420 Magazine Background

CA: Merced County Supervisors Take First Look At Cannabis Policy Options

Katelyn Baker

Well-Known Member
The Merced County Board of Supervisors began discussion Tuesday that may lead to policy decisions on recreational and medicinal marijuana following the passage of Prop 64.

Supervisors heard a presentation from David McPherson from HdL Companies on current state and federal policies on marijuana and what the county's options are in terms of bans, regulations and taxes on recreational and medical cannabis. No action was taken.

The supervisors expressed both hesitation about the conflicting state and federal policies on marijuana and interest in learning more about possibly collecting revenue from the growing industry.

District 5 Supervisor Jerry O'Banion said, as long as the federal government is taking a hard stance against recreational marijuana, he doesn't see how the county can support broadening recreational use and uphold the federal laws.

"I'm certainly not going to tell you today I support this," he said, "But I'd be kind of crazy not to evaluate it."

Daron McDaniel, chairman of the board and District 3 supervisor, asked county CEO Jim Brown to set up meetings with mayors and city managers to discuss what policies cities are adopting and how that may affect the county.

"It's here right now, and we've got to get a hold on it," McDaniel said.

Sheriff Vern Warnke expressed his outright opposition to opening up the county's current policy, which allows 12 plants per parcel for medical marijuana card holders.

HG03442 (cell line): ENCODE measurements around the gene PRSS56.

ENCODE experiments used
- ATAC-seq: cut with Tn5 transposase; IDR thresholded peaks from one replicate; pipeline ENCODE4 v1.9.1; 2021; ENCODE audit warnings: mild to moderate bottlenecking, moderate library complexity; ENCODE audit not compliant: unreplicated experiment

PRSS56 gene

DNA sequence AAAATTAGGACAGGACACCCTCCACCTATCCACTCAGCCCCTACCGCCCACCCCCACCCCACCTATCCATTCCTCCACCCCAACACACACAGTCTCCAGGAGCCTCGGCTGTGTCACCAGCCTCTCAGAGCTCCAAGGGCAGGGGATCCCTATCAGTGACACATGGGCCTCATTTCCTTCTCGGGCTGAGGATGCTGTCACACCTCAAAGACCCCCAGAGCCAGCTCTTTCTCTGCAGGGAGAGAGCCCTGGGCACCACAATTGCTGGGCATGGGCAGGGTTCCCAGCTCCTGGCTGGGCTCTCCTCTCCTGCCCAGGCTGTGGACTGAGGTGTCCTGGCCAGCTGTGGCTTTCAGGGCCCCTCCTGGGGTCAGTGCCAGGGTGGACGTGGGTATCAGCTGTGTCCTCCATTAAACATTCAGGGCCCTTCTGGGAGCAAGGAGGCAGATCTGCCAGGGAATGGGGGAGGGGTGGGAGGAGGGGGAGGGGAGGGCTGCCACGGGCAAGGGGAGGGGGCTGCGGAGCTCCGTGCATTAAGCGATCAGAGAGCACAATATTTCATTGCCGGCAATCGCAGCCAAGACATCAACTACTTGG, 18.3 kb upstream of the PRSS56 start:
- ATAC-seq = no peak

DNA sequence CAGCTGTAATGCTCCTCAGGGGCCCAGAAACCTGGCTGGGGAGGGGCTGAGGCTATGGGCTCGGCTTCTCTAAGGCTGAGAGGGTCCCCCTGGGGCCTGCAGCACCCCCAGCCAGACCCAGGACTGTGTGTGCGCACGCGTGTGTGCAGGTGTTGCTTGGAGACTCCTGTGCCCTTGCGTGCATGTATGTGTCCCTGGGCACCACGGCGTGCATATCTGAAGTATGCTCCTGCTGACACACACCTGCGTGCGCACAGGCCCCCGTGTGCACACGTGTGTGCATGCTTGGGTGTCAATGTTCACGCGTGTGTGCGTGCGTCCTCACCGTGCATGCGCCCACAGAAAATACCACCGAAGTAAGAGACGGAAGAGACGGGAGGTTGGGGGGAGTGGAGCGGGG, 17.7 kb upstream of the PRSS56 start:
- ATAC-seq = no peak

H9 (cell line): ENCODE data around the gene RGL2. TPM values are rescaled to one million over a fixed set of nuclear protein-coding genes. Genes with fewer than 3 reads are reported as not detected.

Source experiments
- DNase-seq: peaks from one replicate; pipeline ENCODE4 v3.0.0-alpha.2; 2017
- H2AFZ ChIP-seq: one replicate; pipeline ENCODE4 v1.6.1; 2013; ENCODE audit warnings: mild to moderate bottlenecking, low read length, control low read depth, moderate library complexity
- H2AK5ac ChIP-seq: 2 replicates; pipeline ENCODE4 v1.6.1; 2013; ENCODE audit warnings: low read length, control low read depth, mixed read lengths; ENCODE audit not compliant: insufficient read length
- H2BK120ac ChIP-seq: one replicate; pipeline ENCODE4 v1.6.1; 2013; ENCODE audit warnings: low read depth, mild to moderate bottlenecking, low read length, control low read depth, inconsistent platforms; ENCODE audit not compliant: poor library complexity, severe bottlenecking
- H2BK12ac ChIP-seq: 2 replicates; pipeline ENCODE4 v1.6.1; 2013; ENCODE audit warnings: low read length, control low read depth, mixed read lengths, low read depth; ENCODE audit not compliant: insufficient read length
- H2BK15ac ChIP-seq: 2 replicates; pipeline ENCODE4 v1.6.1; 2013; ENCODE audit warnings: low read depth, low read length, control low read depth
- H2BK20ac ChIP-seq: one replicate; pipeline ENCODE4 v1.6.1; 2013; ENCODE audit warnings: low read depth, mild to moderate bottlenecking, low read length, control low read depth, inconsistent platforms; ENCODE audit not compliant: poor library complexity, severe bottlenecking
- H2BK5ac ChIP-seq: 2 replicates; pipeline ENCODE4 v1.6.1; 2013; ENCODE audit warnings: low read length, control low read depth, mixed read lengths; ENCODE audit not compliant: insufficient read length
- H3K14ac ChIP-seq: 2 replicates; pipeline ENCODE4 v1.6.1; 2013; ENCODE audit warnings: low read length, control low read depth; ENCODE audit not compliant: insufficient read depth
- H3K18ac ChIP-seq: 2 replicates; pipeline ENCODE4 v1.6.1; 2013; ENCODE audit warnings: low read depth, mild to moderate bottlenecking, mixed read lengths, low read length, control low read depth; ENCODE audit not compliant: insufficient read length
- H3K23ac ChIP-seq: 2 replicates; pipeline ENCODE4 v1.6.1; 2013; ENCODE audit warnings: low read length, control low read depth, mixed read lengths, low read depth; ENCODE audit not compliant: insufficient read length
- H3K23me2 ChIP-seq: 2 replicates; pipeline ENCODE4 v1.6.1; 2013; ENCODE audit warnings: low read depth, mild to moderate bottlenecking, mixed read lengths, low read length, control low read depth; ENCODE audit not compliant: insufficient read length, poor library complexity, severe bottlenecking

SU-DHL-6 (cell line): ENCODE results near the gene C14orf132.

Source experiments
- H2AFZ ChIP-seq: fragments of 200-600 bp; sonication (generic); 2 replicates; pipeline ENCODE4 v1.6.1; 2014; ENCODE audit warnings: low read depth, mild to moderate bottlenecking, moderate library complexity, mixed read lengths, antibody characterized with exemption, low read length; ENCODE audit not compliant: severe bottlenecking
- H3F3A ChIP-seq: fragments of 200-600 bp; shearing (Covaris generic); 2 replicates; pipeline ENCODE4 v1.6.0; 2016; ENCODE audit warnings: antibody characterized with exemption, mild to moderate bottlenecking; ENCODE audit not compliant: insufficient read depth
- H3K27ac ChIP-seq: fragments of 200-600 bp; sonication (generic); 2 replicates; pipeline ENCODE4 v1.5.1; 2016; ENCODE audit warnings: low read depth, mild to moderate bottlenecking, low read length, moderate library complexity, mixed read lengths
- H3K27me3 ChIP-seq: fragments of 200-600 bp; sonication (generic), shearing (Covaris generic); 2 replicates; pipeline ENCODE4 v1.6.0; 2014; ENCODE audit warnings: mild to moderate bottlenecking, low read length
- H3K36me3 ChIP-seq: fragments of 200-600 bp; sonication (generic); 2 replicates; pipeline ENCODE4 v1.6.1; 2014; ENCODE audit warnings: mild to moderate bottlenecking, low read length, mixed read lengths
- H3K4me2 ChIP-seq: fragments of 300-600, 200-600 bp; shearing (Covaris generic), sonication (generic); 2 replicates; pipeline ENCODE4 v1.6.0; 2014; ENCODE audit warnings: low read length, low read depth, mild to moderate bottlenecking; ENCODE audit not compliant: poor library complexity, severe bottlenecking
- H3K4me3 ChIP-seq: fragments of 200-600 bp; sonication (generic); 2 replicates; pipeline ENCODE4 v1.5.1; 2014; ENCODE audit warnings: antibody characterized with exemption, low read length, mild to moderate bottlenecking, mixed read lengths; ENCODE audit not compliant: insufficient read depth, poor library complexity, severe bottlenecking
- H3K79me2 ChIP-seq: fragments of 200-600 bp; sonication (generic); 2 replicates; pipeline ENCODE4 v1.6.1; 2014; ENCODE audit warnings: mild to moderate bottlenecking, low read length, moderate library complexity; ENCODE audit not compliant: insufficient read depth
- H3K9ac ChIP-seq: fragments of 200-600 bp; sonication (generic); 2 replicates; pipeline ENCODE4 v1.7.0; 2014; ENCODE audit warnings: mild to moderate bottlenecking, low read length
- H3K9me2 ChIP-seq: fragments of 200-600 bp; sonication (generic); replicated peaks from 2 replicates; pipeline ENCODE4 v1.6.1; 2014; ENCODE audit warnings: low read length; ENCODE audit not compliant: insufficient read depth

"I don't think for a minute that you can regulate this, put a nice beautiful tax on it and get revenue from it," Warnke told the board. "I don't know that any good can come from any of it. I want you to know that, as your sheriff, I don't want it, and I'll do everything I can to protect the ag industry against this."

Joe Scoto, president of the Merced County Farm Bureau, also told the supervisors he opposed allowing cultivation of marijuana in a way that resembles other crops.

In November, 51.48 percent of Merced County voters supported Prop 64.

The Merced City Council decided last year to allow four medical marijuana dispensaries within the city limits with the option of transitioning into recreational use later. However, the city has not yet begun accepting applications to operate dispensaries.

AK_Marijuana_4_2_.jpg


News Moderator: Katelyn Baker 420 MAGAZINE ®
Full Article: Merced County Supervisors Take First Look At Cannabis Policy Options
Author: Brianna Calix
Contact: (209) 722-1511
Photo Credit: None Found
Website: Merced Sun-Star
 
Top Bottom